*** Is actually /ænd/
**** IPA has no distinct "ecks" sound - the '/x/' glyph is used for "ch" as in "loch-ness monster"
***** Is displayed as "OK" instead of "Okay" for some reason
In other less surprising news, I have also re-confirmed that I have no life.
It appears that multiplayer is possible in the game, two players being able to influence the game world, and talking through the aforementioned controller language. The Sony Playstation is more suited for local (Link Cable or Player 2/Multitap) multiplayer rather than dial-up/internet connectivity - a modem was actually designed for the original PS (SharkWire Online), but only a Nintendo 64 model was released. If Petscop is a local multiplayer game, what would be the point of using the controller input language to speak to the other player in the same room? Is Paul's console hooked up using an extra-long link cable?
Paul's original one-shot Reddit post says that there is "something hiding" in the game. Perhaps the supernatural is valid in this series? I wonder if a massive network of linked Playstations come into play here? Wouldn't that be cool if there actually was such a thing? The PS1-Net! On the topic of the Demo sequences, it's been demonstrated that the game records player movement, and apparently controller input to influence these demos. The demos seem to work kind of like in The Talos Principle, in that the player is able to play the game while a recording of a past player is active.
An ominous dialog box in Petscop 13 says that the controller inputs are 'useful', and it mentions 'feedback'. An interview? Biofeedback? I'm thinking Frankenstien's Monster, only hooked up to a Playstation and being controlled by Petscop recordings. Yeah, right.
Demo recordings have an ability to "raise the dead" in some way, according to the early 2019 YouTube channel description.
I've noticed a few things about Petscop that don't line up. No, I'm not referring to the 5-D Chess-like plot
and ARG, I'm talking about game mechanics, both on the hardware and software side. Warning: Technobabble and shop-talk down the road. Be sure to screw your head on extra tight if you're reading this..! Please note that these 'cracks in the facade' assume that Petscop - as a real Playstation game - is entirely genuine and not a forgery. The real reason could be a simple oversight by whoever is producing the Petscop videos, not accounting for every little quirk of the host console or it's games in general. First off, most Playstation titles have a copyright screen with the developer and distributor's names, and "all rights reserved", yadda-yadda.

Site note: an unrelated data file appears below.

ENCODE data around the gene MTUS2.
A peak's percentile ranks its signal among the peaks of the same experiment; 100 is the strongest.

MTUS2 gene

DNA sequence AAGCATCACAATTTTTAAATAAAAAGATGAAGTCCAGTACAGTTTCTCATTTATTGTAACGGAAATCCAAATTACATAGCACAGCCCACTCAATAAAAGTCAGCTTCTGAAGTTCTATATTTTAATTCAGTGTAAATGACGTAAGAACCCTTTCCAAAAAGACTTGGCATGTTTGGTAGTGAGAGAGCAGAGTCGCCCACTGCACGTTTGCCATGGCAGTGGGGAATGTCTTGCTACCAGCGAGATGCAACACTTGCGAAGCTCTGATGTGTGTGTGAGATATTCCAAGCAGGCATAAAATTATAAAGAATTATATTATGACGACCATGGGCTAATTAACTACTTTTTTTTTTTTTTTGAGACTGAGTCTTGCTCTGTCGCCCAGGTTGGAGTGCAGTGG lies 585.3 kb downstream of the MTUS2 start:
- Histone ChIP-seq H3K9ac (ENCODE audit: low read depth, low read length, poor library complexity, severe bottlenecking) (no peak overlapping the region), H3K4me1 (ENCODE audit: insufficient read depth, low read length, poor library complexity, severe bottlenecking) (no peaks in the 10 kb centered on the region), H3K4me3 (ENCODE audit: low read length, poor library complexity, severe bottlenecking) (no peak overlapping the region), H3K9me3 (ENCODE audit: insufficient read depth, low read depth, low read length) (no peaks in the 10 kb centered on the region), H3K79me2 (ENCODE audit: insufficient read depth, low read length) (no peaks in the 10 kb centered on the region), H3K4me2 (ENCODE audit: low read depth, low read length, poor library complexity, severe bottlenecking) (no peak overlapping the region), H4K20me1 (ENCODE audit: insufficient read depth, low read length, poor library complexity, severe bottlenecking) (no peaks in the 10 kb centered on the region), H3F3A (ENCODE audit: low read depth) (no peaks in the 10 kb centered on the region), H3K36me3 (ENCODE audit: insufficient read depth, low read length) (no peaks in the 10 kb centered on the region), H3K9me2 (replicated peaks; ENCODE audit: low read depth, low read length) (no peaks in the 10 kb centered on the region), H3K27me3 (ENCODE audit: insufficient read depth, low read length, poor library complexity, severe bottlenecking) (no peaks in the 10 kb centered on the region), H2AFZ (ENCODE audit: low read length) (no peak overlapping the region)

Petscop only has the identifier for Garalina, and the 1997 copyright is shown on the title screen. At least it boots faster than Spyro 3. When Paul presses start, the game says that it's 'reading memory card' - 'card' is singular. The Sony Playstation generally has two memory card slots, and PS1 games typically query the player for which memory card to use, even if there isn't a second one. Petscop assumes only one is inserted and tries to find savegame data on it. The reason may be that the game is a homebrew made on the Net Yaroze, or otherwise a PS1 development system, and the developer(s) didn't implement a search routine for a second memory card. Still on the subject of memory cards, savegame corruption happens at some point in the Petscop series, and there is an indicator on the save/load dialog which says 'POSSIBLE CORRUPTION'.
I've personally never played a Playstation game that is able to pre-emptively detect savegame corruption before a read attempt is made. If save game data is corrupted or malformed, the game will alert the player after they try to load it. Perhaps Petscop uses a more rigorous method of validating savegame data, possibly due to only having one memory card slot to query? Also, how in the heck can a regular Playstation game hold graphical data for 288,000 unique variants of the "Child Library" rooms? If it actually can, the game's assembly must be highly optimized for space, or re-using many graphical effects.
Capturing Roneth involves pushing the bucket from Randice and Wavey's room into Roneth's room, and the bucket disappears after he is caught. How is one supposed to catch Wavey and Randice without another bucket? The same problem occurs the other way around, leaving Roneth un-capturable, as in Paul's first playthrough. This may be intentional/symbolic, but we'll see…